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Stroke

Mini stroke

07/06/2007

Question:

All of a sudden I lost vision in my left eye. I went to my eye surgeon and had checked my eyes and told me that there was nothing wrong with my eyes. That the only thing that he can think of that would cause it is a mini stroke. I have high blood pressure that has been 130/80 for about 6 monhts. I also taking medications for rheumatiod arthritis. I am only 33 years old and never smoked in my life. What is the relationship between the mini stroke and the lost of vision? What could have caused this at such a young age?

Answer:

From the way you described the events, I'm not sure I can give you a definitive answer to your question.  There are two ways to lose vision from a stroke.  The first would be to have the blood vessel blocked which supplies the back of the eye.  This typically involves vision loss in one eye--no vision from the affected eye, but perfectly intact vision in the other eye.  The second way is from a stroke that involves the part of the brain that serves vision.  If this happens, the typical pattern of visual loss is to lose part of vision in both eyes (for example, you can't see the left half of the world from either eye).  A stroke occurs when a blood vessel gets blocked, and the tissue fed by that vessel is irreversibly damaged.  A mini-stroke, or transient ischemic attack, occurs when the vessel gets blocked transiently but then re-opens without permanent damage.  This may be what happened to you if there is no lasting visual loss.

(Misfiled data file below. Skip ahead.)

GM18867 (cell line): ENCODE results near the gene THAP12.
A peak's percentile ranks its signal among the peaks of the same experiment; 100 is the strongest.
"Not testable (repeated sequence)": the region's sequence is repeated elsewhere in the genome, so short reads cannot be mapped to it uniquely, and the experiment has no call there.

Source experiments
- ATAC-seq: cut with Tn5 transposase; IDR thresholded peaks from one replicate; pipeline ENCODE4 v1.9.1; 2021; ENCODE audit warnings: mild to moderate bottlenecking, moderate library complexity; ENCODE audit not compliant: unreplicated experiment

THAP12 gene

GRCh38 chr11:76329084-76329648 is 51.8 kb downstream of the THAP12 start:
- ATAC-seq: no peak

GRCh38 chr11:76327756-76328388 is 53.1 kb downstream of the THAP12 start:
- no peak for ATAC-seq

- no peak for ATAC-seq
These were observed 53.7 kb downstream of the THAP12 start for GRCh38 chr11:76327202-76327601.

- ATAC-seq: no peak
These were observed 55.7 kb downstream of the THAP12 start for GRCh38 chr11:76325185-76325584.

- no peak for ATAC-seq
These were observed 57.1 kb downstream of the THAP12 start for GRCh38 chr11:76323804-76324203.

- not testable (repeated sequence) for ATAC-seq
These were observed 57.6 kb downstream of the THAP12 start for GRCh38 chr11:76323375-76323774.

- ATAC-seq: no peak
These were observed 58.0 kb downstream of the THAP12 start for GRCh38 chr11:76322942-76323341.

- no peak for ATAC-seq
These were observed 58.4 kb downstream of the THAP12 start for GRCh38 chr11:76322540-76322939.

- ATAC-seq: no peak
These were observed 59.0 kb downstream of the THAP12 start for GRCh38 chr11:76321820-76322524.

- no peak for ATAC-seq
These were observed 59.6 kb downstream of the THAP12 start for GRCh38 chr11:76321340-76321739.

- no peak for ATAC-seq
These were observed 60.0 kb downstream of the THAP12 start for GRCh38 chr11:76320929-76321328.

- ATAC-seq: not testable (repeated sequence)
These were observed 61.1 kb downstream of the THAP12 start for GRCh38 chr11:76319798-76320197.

If a stroke is suspected, then you should work with your primary care physician or a neurologist to ensure that there is not an identified cause for the stroke (including imaging of the blood vessels supplying the eye and brain, as well as an echocardiogram to ensure there isn't a cardiac cause). 

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Response by:

Brett   Kissela, MD Brett Kissela, MD
Assistant Professor of Neurology
Director, Neurology Residency Program
College of Medicine
University of Cincinnati